If you want to get to know real people, spend a day with them in their lives.
This is where life and death takes place, and if you want to learn about the people who will use your products, you need to go there.
Marketers love to complain about focus groups—and why shouldn’t they. Luminaries like Malcolm Gladwell and Jonah Lehrer have made a career out of debunking focus groups as a research tool. And we couldn’t agree more!
A focus group is a tool for gathering perspectives. It is a way to learn how some see the world. It is not as insightful as ethnography but it is faster, cheaper and more convenient.
But not all focus groups are the same.
We conduct ours more like salons where people with unique knowledge and experience—the people who are or may be your customers—get to speak expansively about something they are knowledgeable about. The conversations are both challenging and invigorating.
Focus groups fail when employed to solve the wrong problem. Groups can help you trouble shoot creative, but they can’t help you pick it. They can help you understand how some people use media, but they can’t help test a media plan.
Decisions about distribution channels are crucial to the success of any product. Products can be recalled and ads can be pulled, but managing a distribution channel is a long-term investment with high switching costs.
Oftentimes the most agile and formidable competitors in a category are those that can successfully integrate their marketing and distribution strategies. At Plannerzone we help our clients understand the human factors in channel marketing, allowing them to discover new opportunities to enhance their competitive position, not just brand vs. brand, but channel vs. channel.
In our work with national retailers, insurance companies, hospitals, and financial services firms, we’ve learned to explore the weave and wander of distribution channels.
Online is one of the few remaining viable methods for conducting affordable quantitative research. It is fast effect and highly targetable.
We have extensive experience fielding work in a variety of online venues, including Revelation, 20|20, Mommy Blogs (Mom’s Like me), and private blogs for qualitative research.
Where do great product ideas come from? From creative minds. (Sorry, were you expecting another flow chart?)
It takes an open mind and a clear horizon to look at the world, see an opportunity that no one else sees, and match it up with a workable solution. Novel and effective product concepts are few and far between, but the success rate for new product development can be improved by researching key product attributes and understanding the needs of lead users.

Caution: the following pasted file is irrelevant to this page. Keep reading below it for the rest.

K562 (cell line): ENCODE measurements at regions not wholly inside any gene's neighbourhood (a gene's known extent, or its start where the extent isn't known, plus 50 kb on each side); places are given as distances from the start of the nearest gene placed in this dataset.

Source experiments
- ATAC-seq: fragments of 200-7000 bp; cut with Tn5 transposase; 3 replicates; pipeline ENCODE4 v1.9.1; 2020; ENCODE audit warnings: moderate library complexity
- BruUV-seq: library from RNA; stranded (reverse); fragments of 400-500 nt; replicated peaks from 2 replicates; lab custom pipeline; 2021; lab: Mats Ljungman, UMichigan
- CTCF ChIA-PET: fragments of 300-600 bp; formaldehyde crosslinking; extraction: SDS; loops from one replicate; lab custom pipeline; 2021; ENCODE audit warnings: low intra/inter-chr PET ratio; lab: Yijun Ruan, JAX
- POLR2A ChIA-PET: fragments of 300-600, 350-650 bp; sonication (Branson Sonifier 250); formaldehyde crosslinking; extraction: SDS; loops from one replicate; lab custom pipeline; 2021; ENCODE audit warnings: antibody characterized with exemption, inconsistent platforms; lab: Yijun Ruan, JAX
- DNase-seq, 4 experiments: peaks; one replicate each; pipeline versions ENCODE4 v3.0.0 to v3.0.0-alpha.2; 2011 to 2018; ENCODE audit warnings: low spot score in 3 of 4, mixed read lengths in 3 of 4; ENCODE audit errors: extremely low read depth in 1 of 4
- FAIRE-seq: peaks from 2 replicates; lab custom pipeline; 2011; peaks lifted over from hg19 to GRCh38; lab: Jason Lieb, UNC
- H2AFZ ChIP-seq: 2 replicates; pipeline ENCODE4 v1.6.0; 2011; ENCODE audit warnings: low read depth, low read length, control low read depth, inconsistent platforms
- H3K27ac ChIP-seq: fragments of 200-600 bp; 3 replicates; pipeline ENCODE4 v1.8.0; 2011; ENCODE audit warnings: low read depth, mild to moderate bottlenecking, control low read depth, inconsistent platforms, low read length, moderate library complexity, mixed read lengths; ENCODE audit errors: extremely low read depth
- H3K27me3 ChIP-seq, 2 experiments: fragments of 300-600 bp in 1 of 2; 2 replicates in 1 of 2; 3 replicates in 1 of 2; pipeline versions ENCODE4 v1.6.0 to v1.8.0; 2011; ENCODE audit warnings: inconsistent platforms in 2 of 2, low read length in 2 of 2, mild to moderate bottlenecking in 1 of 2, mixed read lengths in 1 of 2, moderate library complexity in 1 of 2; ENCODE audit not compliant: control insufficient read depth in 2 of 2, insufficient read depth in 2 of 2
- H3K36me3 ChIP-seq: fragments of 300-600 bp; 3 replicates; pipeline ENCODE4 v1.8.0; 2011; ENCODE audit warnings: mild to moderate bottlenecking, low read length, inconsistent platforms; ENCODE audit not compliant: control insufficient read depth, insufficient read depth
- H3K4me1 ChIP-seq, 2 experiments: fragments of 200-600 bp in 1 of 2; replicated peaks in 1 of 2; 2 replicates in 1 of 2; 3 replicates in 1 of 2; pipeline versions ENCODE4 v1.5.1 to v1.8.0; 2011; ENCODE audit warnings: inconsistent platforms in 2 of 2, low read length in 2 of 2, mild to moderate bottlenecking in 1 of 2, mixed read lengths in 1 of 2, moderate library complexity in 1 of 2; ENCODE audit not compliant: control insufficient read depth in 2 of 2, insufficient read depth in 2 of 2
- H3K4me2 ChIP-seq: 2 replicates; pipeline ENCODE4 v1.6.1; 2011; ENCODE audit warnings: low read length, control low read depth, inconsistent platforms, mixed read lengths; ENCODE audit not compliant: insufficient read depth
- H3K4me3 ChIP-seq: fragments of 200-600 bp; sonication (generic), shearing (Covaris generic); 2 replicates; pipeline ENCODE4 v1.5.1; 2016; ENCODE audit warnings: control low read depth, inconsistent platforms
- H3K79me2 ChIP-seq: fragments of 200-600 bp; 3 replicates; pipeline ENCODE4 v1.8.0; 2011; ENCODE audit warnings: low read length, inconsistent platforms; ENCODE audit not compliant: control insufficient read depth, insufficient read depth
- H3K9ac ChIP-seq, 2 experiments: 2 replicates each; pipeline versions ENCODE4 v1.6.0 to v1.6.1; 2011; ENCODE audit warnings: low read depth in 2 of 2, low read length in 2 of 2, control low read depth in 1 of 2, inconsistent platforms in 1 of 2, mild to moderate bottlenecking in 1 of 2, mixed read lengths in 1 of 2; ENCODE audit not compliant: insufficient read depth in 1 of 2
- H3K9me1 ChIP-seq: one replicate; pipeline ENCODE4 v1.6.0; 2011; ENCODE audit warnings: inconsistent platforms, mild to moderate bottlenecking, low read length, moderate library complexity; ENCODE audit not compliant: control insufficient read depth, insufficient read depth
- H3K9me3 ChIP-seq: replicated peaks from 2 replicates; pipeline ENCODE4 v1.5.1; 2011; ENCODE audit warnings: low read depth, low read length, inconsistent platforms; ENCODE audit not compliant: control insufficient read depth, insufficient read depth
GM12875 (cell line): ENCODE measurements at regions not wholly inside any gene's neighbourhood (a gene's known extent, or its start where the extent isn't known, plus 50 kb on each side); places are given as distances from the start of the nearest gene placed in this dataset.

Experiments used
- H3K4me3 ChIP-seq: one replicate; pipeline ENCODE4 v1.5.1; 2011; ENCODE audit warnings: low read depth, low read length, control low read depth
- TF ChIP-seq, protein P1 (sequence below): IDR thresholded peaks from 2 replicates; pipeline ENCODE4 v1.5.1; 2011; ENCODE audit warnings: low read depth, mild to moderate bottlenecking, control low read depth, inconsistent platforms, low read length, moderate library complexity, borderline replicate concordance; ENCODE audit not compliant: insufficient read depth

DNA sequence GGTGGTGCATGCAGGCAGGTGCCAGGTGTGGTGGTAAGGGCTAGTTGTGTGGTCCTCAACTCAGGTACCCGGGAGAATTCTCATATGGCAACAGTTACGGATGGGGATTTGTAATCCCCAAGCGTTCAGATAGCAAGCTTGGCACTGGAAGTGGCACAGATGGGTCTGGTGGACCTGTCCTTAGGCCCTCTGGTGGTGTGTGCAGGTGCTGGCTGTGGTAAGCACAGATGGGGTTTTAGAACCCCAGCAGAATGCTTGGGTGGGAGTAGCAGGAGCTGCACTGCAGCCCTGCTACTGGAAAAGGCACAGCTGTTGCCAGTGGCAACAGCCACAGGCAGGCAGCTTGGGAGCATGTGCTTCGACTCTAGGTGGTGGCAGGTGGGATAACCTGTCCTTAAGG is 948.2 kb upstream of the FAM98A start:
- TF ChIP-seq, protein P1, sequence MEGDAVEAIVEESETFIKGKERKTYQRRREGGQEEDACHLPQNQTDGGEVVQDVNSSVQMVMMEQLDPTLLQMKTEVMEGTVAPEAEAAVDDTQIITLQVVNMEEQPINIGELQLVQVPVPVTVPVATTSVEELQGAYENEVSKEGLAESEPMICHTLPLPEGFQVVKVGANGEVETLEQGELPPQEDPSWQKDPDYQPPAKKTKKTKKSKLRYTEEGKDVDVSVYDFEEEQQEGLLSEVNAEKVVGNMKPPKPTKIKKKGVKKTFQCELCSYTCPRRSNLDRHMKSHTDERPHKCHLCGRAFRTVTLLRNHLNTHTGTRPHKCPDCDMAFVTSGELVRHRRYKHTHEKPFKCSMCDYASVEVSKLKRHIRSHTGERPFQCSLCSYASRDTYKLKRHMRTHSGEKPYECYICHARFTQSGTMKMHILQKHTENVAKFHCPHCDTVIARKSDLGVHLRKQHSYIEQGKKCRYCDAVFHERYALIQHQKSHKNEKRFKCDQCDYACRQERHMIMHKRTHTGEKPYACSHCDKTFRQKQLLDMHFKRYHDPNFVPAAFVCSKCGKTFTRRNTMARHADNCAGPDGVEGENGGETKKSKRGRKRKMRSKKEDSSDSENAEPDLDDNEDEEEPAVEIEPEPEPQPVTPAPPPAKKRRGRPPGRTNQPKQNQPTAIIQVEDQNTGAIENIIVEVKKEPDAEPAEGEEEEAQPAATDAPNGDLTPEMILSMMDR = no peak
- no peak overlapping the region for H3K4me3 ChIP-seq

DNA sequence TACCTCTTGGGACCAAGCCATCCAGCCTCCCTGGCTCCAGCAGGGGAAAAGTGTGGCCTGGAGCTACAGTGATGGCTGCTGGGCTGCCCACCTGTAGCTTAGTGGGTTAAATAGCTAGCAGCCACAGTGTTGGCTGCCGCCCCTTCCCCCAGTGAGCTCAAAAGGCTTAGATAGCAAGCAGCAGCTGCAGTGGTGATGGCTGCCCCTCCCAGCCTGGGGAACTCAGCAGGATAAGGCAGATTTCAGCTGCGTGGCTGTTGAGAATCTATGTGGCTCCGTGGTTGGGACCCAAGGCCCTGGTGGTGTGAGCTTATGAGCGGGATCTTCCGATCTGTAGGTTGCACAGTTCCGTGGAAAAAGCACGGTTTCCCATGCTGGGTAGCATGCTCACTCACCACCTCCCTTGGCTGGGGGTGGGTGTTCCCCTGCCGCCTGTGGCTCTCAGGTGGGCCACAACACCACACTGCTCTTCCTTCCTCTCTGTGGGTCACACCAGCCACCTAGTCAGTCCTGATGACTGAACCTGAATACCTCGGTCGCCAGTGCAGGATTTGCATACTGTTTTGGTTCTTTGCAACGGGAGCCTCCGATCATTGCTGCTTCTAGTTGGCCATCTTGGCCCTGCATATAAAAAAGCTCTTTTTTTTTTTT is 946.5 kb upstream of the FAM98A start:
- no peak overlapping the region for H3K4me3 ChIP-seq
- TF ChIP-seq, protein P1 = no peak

Customer satisfaction scores and some specialty tools like Net Promoter have tried to provide an objective measure of customer relationships, both across and within brand categories. While these tools may measure degrees of satisfaction, they don’t explore how people engage with the brands they love, why emotional attachment occurs, or which touch-points make all the difference.
Motista, an application built on validated proprietary tools and an evolving database of thousands of surveys, can define how and why a brand engages with customers. Using its dashboard, marketers can identify and enhance the touch-points that drive consumer engagement.
This web-based application provides Fortune 1000 brands with on-demand consumer insights.
“Building on its database of consumer research, Motista’s consumer connection platform provides marketers with the ability to see, for example, whether or not the people following their business on social networks have a stronger connection to their brand — and if they actually buy more of the product as a result. The startup’s web-based app also enables marketers to answer questions, test and justify hypotheses, view their highest performing connections, and explore competitor data.”
“Motista’s real-time data pool allows marketers to quickly access fresh consumer intelligence that can be translated into specific campaign directives.”